The second stage builds on this by asking pupils to select the three most apposite aspects of medieval society for the woman in question, and thereafter to supply the three strongest pieces of evidence for her involvement in each; to this end, pupils are forced to prioritize information and assess the relative merits of the evidence that is available to them. In addition to this, we have produced a supporting scaffold to assist pupils with assembling and presenting their knowledge in a format that will enable them to effectively show progress against the three outcomes.
Which women should we include in our curriculum?
When introducing a fifth woman into our sequence, we deliberately didn’t select another of the canonical ‘Great Women’ of medieval history. Defined by Susanna Boyd as encompassing mostly queens and warriors, the disproportionate presence of these rarefied women in the curriculum does little to confront our established narratives because their experiences align with conventional – and more to the point, masculine – criteria for significance, such as wielding political power or displaying military prowess. That this should resonate especially in the Middle Ages is unsurprising, since noblewomen often shared more in common with their male counterparts than they did with women of lower social status; indeed, Heather Tanner, Laura Gathagan, and Lois Huneycutt have recently argued that “elite women in positions of authority in the central medieval period were expected, accepted, and routine”. However, this recognition was only granted due to the belief of contemporary commentators that individual aristocratic women were somehow capable of overcoming the natural limitations of their sex and acting, in the words of Bernard of Clairvaux to Melisende of Jerusalem (d. 1161), “as a man”.
Alternatively, but with equal potential to distort the historical record, there has perhaps been a tendency for medieval teaching to insufficiently embed religious women such as Julian of Norwich or Margery Kempe within the wider tradition of female mysticism that flourished in the later Middle Ages, and consequently to overstate their singularity. (The more interesting question, then, is what opportunities could lay piety offer medieval women that institutionalized forms of collective worship did not?) Taking all these considerations into account, we wanted to progress our thinking beyond a focus on the exceptional and instead draw attention to more representative women, whose varied lives and experiences could reveal the nuances inherent in medieval society. Aside from an overarching desire to remain true to the scholarship, our broader rationale for doing so was three-fold: to show that all medieval women, irrespective of social status, are deserving of study; to emphasise that success and personal fulfilment for women in the Middle Ages were not necessarily determined by their ability to exercise power but could manifest themselves in myriad ways, whether in a public or a private capacity; and finally, to demonstrate that it is impossible to understand the medieval world without understanding the women who inhabited it. We hoped that these principles of diversity and inclusion would serve to empower and enthuse all our pupils, regardless of their gender.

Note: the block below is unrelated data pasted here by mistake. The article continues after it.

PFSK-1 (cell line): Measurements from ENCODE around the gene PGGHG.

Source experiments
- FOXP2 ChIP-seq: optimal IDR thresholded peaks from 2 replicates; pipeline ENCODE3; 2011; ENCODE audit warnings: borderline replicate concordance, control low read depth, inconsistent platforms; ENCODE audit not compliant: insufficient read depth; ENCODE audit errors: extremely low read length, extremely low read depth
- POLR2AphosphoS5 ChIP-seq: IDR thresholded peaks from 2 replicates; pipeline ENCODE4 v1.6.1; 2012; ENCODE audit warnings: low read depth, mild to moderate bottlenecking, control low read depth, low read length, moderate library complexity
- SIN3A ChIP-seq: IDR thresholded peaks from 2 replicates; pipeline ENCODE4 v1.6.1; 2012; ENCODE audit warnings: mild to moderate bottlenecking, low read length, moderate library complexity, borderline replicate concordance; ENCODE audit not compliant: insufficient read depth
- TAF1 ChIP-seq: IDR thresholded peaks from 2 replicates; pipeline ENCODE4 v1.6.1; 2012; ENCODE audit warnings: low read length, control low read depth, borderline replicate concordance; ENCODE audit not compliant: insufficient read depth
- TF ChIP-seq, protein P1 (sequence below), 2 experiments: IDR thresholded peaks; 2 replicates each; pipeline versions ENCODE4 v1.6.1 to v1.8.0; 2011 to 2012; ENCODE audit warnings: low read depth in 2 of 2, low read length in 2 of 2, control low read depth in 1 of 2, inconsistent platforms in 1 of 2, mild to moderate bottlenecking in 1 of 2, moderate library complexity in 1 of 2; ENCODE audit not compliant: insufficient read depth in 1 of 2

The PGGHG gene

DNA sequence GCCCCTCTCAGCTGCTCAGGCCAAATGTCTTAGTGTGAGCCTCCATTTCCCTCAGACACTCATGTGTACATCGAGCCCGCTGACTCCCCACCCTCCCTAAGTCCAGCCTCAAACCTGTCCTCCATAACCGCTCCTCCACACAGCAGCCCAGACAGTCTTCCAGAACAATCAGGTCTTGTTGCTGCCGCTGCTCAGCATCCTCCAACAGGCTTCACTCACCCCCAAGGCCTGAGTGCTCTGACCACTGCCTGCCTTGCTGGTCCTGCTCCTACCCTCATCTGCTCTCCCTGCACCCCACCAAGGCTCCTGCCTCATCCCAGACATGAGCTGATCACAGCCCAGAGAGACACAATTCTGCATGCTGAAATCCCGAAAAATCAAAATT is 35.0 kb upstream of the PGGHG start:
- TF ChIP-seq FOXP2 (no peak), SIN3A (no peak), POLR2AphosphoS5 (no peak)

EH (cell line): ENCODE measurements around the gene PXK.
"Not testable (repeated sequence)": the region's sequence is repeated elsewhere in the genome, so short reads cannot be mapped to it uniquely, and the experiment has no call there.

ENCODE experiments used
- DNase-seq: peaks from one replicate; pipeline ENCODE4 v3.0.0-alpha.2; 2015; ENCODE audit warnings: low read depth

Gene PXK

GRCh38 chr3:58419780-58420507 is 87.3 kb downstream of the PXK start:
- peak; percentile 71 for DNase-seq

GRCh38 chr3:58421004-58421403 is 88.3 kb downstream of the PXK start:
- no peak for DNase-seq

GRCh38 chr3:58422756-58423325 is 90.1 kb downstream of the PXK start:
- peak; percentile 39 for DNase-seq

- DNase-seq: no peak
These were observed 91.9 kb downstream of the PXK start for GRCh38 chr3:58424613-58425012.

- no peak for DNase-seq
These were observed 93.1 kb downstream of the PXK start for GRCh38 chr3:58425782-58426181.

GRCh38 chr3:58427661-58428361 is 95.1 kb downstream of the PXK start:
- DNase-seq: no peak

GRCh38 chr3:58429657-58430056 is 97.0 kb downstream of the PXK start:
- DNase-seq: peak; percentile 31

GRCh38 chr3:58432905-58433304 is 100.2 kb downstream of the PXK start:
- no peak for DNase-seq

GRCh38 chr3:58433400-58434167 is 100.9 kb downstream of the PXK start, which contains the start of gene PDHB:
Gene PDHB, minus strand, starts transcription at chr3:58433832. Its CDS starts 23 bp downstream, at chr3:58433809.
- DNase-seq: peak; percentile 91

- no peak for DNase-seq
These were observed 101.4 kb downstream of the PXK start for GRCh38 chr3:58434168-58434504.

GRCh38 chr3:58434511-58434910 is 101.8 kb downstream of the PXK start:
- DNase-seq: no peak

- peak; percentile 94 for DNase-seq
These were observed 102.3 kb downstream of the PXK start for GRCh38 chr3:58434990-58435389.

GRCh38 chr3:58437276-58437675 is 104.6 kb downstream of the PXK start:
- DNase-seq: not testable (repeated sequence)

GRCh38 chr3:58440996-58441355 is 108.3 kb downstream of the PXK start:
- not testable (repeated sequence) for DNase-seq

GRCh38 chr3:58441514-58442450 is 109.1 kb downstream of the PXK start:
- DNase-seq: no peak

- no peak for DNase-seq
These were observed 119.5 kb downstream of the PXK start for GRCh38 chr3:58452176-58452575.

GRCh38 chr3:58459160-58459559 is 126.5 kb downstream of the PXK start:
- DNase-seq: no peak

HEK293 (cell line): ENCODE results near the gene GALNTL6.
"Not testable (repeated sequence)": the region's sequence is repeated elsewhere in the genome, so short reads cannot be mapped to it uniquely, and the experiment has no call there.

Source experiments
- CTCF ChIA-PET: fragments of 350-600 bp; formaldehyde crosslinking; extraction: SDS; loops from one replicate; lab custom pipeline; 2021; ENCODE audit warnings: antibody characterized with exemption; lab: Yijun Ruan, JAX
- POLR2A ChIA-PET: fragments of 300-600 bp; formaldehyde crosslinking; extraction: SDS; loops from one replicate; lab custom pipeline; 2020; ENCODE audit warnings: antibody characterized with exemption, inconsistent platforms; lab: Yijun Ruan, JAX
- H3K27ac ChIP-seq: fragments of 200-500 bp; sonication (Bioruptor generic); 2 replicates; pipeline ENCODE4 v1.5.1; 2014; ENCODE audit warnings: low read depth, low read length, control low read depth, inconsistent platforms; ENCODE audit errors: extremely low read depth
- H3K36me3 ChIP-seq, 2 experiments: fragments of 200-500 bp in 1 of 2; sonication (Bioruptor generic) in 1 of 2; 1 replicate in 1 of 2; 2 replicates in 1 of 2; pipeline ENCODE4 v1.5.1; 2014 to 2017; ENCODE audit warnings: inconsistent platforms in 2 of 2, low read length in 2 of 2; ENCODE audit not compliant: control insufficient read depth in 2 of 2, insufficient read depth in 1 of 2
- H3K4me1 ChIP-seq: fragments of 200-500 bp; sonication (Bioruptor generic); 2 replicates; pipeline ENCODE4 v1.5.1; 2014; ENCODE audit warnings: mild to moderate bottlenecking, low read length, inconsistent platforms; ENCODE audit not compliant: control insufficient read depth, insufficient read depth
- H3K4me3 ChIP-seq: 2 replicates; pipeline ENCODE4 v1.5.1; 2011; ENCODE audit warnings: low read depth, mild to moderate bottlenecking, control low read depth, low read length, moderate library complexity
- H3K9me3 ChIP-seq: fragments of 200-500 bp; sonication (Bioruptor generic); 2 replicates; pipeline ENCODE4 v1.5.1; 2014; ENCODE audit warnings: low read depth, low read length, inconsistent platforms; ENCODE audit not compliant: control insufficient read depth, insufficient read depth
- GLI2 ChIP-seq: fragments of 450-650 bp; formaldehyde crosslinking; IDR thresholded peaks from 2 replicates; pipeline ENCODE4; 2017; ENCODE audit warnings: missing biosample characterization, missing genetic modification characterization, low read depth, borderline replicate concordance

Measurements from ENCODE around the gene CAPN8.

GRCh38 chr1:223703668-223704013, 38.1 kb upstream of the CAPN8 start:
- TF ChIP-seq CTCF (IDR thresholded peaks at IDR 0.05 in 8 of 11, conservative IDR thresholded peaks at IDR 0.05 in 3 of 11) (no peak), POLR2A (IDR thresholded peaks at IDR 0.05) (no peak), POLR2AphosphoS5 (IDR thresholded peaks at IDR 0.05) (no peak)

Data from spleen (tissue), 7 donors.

Héloïse d’Argenteuil (c. 1090-1164)
Héloïse d’Argenteuil was born in Paris in the late eleventh century. Although little is known of her background, it has been suggested that her maternal uncle Fulbert may have belonged to the minor nobility of Champagne. From an early age, Héloïse showed much promise as an eloquent writer and outstanding scholar; internal and external evidence both attest to her subsequent mastery at all three levels of the medieval curriculum, which began with the trivium (grammar, rhetoric, and logic), progressed through the quadrivium (arithmetic, geometry, astronomy, and music), and reached its pinnacle with the liberal arts par excellence of philosophy and theology. Despite these accomplishments, it is for her illicit love affair with her tutor, the eminent philosopher and theologian Pierre Abélard, that Héloïse is best known. Their disastrous union culminated in the birth of an illegitimate child, Héloïse’s reluctant withdrawal to the convent of Argenteuil, and Abélard’s eventual initiation into the monastic community of Saint-Denis following his shocking castration at the behest of Fulbert. After some time had passed, correspondence began between the two former lovers.